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Selling Your House? 10 Useful tips for vendors

  1. An estate agent is usually your first call. But your house can sell as soon as a board goes up, so it is just as important to inform your solicitor to allow them to take up the title deeds from the bank and prepare the contracts for sale without delay.

  2. If you built an extension or carried out any structural alterations, you will need planning permission or an architect’s certificate confirming the works are exempt. Talk to your solicitor about any such works as s/he can then provide for this in the contract.

  3. Agree as soon as you can what fittings and contents are included in the sale and what you plan to remove or sell to your purchaser. Fixtures such as fireplaces, stoves, and cookers generally belong to the property. Fittings like curtains, carpets, TV cabinets etc may be removed by the owner or, more usually, offered to the purchaser for a reasonable sum. It is vital at the earliest stage to agree and clarify all this with the purchaser. More rows occur over such matters than anything else so draw up a clear list of what is / is not to be included in the sale.

  4. Contracts for sale, once signed by all parties, are binding but not if the purchaser has inserted a “subject to loan” clause. The purchaser will include this if they are relying on third party funding from a lending institution. Usually, these clauses expire in a few weeks, on receipt of loan approval and only then is there an unconditional contract. So, do not purchase another property until you have an unconditional contract of your own.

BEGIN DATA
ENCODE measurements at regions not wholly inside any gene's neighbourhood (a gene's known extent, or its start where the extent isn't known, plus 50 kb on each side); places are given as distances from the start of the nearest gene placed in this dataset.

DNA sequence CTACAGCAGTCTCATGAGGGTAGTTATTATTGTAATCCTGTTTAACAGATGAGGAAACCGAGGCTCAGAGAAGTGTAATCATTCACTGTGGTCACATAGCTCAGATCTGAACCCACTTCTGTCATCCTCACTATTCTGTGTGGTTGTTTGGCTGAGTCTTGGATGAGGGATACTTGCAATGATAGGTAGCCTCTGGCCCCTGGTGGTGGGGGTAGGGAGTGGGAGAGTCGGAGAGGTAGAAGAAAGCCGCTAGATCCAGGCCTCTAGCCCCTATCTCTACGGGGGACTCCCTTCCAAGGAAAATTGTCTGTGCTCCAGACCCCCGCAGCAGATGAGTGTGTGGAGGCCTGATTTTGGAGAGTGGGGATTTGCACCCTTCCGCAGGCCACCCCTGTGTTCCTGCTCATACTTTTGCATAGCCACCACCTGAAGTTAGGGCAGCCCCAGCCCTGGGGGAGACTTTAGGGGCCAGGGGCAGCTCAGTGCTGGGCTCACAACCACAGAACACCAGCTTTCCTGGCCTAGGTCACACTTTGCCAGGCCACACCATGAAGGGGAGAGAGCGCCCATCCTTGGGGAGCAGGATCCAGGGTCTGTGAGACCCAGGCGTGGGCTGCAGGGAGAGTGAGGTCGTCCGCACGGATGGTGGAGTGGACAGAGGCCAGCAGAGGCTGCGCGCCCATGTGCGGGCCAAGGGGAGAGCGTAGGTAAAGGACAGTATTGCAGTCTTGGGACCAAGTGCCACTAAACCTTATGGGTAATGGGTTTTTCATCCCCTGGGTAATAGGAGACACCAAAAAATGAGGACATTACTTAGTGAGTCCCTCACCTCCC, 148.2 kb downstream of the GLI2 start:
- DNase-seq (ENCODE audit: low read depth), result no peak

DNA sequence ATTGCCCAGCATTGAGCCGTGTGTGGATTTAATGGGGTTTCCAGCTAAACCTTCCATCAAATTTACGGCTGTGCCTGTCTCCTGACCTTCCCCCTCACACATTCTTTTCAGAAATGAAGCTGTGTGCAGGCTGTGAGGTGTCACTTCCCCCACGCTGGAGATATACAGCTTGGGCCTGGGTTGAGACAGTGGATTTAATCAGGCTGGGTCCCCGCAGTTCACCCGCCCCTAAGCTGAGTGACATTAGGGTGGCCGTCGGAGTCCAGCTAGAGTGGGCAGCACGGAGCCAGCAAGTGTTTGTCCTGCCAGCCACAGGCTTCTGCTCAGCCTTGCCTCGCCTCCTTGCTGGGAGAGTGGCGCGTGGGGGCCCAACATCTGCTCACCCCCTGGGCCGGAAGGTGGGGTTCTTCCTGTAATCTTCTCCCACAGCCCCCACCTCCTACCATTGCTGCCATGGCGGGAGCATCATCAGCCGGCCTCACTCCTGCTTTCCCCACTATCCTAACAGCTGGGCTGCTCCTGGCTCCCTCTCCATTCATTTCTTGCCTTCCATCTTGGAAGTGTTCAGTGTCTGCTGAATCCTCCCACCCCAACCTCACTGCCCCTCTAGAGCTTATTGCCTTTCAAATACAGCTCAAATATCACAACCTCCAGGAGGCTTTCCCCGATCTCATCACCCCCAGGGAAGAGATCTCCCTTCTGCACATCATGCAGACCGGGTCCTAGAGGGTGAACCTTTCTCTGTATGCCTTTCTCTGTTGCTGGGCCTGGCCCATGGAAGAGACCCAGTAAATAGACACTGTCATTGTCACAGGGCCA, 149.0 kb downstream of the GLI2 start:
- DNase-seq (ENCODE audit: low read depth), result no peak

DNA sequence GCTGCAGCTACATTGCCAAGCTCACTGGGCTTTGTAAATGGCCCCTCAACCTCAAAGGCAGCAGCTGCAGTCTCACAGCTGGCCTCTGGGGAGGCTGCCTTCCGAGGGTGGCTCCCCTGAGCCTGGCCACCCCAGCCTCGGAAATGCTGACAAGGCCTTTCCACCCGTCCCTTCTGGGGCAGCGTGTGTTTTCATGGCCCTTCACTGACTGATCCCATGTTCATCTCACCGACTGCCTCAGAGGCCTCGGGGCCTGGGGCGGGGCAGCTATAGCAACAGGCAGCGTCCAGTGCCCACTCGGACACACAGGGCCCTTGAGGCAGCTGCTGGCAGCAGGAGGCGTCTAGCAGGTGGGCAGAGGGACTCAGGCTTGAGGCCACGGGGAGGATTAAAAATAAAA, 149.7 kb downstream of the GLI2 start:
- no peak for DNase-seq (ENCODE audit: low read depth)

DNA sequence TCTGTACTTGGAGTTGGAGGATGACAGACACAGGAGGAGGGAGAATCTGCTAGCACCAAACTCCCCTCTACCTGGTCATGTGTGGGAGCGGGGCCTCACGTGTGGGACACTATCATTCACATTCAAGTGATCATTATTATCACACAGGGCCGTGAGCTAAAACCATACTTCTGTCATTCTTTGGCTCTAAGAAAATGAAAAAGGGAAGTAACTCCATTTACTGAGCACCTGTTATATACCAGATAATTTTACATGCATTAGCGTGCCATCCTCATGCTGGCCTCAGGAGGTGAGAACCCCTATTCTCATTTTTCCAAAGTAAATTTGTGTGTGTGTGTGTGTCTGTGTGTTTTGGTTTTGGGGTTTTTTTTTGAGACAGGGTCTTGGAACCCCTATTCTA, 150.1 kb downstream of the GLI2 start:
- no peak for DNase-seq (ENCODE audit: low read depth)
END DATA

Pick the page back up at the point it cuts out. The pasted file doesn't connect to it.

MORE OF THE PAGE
5. Typically, your house is exempt from Capital Gains Tax (CGT) provided it has been used as your principle residence, but your solicitor should be briefed if any part of the house, say the garage or a small extension, has been used for business for some time as the Revenue may then reduce the full CGT relief somewhat.

  6. You should leave into your solicitor a small file with all demands/ receipts for service charges etc. Try ensuring your payments for Local Property Tax (LPT) are up to date and give your solicitor copies of these receipts. This tax is a charge on your property and your purchaser will become liable for all arrears so they will insist that the payments are up to date before signing a contract.

  7. Sometimes an owner can buy out the freehold without their solicitor being aware the property is no longer leasehold. Give your solicitor the Vesting Certificate if you have bought out the freehold as he or she will need to mention this in the contract.

  8. The buyer’s solicitor will raise a standard set of queries with your solicitor but he or she will need your input or assistance with these. Matters such as service charges, LPT, other household taxes will have to be clarified as no purchaser will proceed until these are paid to date. If it is your family home, you will be asked to provide your solicitor with your marriage certificate or, where applicable, your Divorce Decree as well as these are needed to prepare the statutory declarations for closing.

  9. Although there is no CGT on a sale of your home, your solicitor will have to apply for a CGT Clearance Certificate if the value is over €1m. If your own income tax or Vat affairs are not up to date, the Revenue are likely to delay issue of this all-important clearance certificate. In a small number of cases, they may demand payment of some tax arrears before they issue the cert or your solicitor’s undertaking to pay the amount from the proceeds of sale.

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